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  1. Member
    Join Date: Jul 2014
    Location: United States
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    Hi guys,

    I am ripping the season 4 episodes off of the Animaniacs Volume 4 DVDs and everything looks good so far except for the first episode. The first episode of season four is the last chapter on the first disc in Volume 4 (the rest of the chapters were from season 3).

    I was using One-Click encode in MeGUI for the tracks on the second disc, and all of the episodes turned out okay. I ripped VOBs to chapters using DVDDecrypter for the second disc and did the same for the first disc, but only selected the last three chapters. The VOBs play fine, but when I try to encode them with MeGUI One-Click or with an avs script, the videos come out with visible interlacing. In the avs script I tried using: TFM().TDecimate() or TFM(mode=5, slow=2, clip2=QTGMC(sourcematch=3, tr2=0, FPSDivisor=2)).TDecimate(hybrid=1) but AvsPmod had a problem with not being able to find QTGMC so I just tried TFM.TDecimate(hybrid=1) but that didn't work either.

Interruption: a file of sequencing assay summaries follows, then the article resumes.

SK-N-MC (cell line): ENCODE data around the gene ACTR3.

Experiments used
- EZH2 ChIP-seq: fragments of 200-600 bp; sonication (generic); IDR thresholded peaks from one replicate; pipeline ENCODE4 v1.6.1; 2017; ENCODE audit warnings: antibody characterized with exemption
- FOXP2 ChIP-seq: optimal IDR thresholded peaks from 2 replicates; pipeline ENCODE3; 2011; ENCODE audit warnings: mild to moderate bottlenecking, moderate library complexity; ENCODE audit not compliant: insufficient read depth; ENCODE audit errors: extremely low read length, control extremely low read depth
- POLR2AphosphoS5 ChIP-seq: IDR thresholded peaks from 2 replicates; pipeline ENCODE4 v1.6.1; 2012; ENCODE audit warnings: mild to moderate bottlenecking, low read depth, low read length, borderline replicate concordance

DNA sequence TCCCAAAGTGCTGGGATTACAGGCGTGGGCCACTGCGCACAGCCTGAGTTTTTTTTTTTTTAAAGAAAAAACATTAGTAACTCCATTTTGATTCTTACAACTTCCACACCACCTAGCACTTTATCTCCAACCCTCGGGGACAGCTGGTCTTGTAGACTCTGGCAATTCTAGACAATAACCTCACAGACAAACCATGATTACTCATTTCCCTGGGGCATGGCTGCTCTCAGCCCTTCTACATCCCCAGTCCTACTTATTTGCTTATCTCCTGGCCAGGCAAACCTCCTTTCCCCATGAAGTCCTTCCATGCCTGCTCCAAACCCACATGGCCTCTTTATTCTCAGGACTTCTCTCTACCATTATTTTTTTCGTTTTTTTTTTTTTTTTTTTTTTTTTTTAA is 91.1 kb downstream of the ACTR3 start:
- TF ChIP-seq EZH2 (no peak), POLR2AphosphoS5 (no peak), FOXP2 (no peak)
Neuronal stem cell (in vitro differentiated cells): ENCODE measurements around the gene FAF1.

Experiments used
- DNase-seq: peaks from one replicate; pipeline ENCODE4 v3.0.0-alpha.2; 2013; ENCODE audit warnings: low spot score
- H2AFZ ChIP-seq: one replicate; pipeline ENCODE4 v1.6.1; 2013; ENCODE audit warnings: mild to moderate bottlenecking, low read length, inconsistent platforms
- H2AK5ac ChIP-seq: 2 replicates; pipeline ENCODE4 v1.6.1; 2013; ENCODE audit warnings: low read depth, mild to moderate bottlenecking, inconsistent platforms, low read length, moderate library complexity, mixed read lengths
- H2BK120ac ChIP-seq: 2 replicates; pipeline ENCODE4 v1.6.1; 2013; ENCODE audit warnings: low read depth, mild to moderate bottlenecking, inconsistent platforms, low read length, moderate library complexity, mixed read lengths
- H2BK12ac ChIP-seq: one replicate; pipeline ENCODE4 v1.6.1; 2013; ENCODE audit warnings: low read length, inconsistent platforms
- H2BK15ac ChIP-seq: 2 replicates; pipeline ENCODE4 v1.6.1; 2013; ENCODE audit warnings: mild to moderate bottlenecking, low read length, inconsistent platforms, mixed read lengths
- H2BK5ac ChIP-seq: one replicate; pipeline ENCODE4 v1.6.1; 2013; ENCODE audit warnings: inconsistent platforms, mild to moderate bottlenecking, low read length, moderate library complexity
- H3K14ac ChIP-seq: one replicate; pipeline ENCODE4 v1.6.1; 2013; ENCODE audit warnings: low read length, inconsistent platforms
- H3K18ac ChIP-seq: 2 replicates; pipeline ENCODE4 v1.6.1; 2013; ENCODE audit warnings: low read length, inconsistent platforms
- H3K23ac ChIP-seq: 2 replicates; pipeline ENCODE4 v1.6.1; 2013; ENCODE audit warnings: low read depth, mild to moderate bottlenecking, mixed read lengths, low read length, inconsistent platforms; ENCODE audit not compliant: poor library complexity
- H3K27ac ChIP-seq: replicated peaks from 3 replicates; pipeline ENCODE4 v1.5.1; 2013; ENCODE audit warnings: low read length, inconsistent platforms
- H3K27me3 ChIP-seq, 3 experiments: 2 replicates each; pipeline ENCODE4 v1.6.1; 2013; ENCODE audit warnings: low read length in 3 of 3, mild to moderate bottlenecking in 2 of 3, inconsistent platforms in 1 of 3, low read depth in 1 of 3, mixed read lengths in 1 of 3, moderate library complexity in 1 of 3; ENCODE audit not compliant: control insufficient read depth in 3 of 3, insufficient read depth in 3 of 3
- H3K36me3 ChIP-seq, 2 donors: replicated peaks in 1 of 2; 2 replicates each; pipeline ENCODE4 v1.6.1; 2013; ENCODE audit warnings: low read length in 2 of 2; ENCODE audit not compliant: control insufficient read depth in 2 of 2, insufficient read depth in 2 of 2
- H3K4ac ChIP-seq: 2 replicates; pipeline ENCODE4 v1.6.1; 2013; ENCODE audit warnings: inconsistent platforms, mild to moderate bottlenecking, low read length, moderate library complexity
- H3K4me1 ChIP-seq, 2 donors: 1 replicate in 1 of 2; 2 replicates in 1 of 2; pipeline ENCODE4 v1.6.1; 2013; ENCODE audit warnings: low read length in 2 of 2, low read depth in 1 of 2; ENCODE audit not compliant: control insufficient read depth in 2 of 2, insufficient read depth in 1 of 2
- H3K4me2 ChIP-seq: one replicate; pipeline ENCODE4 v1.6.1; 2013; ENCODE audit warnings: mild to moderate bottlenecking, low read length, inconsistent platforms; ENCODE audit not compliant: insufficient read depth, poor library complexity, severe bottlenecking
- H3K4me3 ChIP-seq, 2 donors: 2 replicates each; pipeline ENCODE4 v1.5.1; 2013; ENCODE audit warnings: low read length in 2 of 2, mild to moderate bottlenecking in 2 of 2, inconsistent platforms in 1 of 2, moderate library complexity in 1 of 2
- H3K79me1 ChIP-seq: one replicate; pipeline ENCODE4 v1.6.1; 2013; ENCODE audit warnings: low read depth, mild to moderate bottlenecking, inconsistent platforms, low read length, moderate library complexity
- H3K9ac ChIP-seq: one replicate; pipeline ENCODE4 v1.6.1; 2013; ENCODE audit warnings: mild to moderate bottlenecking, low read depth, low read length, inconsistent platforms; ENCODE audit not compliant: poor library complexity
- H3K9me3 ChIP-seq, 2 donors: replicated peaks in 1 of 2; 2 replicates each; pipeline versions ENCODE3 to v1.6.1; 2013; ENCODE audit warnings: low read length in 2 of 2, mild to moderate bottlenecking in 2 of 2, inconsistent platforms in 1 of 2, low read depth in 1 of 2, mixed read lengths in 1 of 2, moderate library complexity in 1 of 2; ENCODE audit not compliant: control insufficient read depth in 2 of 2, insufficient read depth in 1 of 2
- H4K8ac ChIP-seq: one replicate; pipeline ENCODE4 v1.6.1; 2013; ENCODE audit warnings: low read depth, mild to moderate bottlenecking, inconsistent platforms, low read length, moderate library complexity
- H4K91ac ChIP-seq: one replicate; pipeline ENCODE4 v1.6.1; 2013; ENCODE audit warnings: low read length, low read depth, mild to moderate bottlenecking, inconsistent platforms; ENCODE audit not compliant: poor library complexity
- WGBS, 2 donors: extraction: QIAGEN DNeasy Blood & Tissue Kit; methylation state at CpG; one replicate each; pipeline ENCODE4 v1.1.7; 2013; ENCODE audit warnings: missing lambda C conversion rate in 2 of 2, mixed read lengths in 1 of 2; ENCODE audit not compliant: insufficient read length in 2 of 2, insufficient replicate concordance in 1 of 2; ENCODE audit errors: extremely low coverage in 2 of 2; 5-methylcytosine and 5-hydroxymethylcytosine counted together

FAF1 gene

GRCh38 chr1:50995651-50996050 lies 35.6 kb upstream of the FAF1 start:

Do you guys have any ideas about what else to try to get rid of the interlacing? I would like to keep using MeGUI to keep the encodes consistent, if possible.
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  2. Member
    Join Date: Mar 2008
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    Originally Posted by Abbotta4 View Post
    Hi guys,



    Do you guys have any ideas about what else to try to get rid of the interlacing? I would like to keep using MeGUI to keep the encodes consistent, if possible.
    Can you provide a 10 second clip showing the problem? Without it, anything is just a guess.
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  3. Member
    Join Date: May 2014
    Location: Tennessee, US
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    Hm. I thought standard DVD was interlaced. With TV shows made on film, aren't they telecined?